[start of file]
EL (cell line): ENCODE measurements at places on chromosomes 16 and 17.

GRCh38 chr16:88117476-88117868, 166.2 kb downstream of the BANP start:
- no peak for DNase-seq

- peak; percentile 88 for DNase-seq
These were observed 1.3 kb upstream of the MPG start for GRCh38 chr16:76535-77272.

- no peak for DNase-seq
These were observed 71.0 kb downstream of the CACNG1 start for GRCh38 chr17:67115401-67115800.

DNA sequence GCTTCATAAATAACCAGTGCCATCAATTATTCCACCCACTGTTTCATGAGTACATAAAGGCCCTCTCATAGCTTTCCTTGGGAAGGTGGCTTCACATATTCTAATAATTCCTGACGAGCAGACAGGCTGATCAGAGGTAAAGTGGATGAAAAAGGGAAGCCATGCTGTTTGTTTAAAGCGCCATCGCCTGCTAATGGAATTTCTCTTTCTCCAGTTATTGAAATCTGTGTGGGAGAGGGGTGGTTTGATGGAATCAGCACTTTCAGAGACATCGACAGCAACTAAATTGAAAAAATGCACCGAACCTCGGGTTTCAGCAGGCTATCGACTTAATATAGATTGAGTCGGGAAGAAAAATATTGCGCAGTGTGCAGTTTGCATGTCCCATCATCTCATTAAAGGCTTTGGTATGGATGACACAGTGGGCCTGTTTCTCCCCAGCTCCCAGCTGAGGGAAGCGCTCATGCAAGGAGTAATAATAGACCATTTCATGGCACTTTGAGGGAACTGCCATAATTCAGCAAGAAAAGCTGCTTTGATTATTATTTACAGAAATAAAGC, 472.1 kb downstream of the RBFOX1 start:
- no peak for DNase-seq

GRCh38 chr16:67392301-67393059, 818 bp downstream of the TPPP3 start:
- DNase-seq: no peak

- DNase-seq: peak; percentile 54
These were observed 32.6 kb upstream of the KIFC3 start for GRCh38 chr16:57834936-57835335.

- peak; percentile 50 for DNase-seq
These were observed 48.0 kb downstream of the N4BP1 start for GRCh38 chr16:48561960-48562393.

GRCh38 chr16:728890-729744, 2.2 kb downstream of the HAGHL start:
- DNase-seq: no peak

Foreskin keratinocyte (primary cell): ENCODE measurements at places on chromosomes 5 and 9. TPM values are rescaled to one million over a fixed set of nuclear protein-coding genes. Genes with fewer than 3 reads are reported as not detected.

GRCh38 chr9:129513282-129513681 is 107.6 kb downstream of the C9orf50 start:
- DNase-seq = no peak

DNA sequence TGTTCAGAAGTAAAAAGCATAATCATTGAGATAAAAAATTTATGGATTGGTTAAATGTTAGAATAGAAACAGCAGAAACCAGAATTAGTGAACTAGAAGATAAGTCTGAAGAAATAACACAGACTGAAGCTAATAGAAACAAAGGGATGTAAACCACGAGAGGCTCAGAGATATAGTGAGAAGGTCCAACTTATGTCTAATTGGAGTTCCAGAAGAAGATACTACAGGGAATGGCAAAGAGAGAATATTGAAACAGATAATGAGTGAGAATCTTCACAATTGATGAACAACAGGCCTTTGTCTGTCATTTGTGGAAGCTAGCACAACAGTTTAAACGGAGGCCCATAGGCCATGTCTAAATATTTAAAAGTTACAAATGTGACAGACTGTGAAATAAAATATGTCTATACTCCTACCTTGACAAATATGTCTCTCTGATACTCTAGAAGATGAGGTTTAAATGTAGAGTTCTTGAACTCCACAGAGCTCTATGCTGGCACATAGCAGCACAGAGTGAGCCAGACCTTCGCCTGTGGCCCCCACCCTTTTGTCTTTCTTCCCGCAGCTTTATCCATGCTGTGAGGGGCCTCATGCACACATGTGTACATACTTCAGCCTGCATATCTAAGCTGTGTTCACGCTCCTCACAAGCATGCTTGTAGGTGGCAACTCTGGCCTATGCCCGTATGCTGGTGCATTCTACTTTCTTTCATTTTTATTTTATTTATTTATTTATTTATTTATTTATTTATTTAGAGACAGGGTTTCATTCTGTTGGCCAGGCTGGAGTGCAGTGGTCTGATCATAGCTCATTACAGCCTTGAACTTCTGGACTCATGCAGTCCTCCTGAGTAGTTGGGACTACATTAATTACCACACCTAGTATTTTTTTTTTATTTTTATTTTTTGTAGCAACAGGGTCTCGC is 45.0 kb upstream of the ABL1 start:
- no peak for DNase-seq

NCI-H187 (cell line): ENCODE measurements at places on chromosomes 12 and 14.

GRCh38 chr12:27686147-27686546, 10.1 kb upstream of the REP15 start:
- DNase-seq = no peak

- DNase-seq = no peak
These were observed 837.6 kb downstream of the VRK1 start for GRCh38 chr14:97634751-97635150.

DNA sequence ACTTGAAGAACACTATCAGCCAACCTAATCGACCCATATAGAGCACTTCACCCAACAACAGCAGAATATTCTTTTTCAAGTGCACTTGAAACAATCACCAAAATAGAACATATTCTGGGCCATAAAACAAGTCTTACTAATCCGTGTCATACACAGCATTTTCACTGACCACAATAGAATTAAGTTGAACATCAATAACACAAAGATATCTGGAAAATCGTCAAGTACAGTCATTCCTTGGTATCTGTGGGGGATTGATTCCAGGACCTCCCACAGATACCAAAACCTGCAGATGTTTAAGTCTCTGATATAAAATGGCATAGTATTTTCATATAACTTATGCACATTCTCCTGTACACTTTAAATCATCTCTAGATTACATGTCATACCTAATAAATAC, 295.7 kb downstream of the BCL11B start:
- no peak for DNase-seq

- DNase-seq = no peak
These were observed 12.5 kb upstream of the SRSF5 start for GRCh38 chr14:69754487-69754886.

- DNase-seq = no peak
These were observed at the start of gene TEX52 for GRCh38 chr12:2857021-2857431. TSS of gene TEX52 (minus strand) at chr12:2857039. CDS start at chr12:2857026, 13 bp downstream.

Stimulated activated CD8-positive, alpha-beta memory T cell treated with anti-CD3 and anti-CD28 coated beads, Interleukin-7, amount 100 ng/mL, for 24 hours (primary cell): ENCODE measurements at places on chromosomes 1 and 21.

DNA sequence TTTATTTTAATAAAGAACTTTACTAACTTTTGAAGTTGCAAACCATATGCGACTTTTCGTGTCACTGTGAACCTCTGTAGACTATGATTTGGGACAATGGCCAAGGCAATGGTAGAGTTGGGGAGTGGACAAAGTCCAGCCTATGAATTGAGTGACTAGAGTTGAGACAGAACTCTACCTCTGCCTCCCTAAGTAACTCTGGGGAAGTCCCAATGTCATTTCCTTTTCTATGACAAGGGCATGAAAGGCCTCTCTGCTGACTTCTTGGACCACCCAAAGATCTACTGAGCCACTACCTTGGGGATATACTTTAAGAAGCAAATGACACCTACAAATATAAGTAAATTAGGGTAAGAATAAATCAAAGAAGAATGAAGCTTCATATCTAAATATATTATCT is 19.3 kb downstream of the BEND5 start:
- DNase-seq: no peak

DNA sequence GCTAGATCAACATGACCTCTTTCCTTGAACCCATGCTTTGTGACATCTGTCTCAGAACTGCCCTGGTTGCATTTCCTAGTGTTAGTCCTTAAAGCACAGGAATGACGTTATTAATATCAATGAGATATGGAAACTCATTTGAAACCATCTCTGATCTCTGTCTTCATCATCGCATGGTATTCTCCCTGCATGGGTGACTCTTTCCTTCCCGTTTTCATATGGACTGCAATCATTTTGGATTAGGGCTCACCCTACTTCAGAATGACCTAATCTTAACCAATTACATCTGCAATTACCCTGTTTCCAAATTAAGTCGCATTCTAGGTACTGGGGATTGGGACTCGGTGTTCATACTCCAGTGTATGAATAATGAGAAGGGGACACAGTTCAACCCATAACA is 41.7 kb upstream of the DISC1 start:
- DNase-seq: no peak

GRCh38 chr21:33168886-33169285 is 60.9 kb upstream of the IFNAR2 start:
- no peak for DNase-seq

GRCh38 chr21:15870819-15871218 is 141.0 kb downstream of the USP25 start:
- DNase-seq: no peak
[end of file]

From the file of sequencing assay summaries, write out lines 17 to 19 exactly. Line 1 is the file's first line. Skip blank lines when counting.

- DNase-seq: no peak

Foreskin keratinocyte (primary cell): ENCODE measurements at places on chromosomes 5 and 9. TPM values are rescaled to one million over a fixed set of nuclear protein-coding genes. Genes with fewer than 3 reads are reported as not detected.

GRCh38 chr9:129513282-129513681 is 107.6 kb downstream of the C9orf50 start: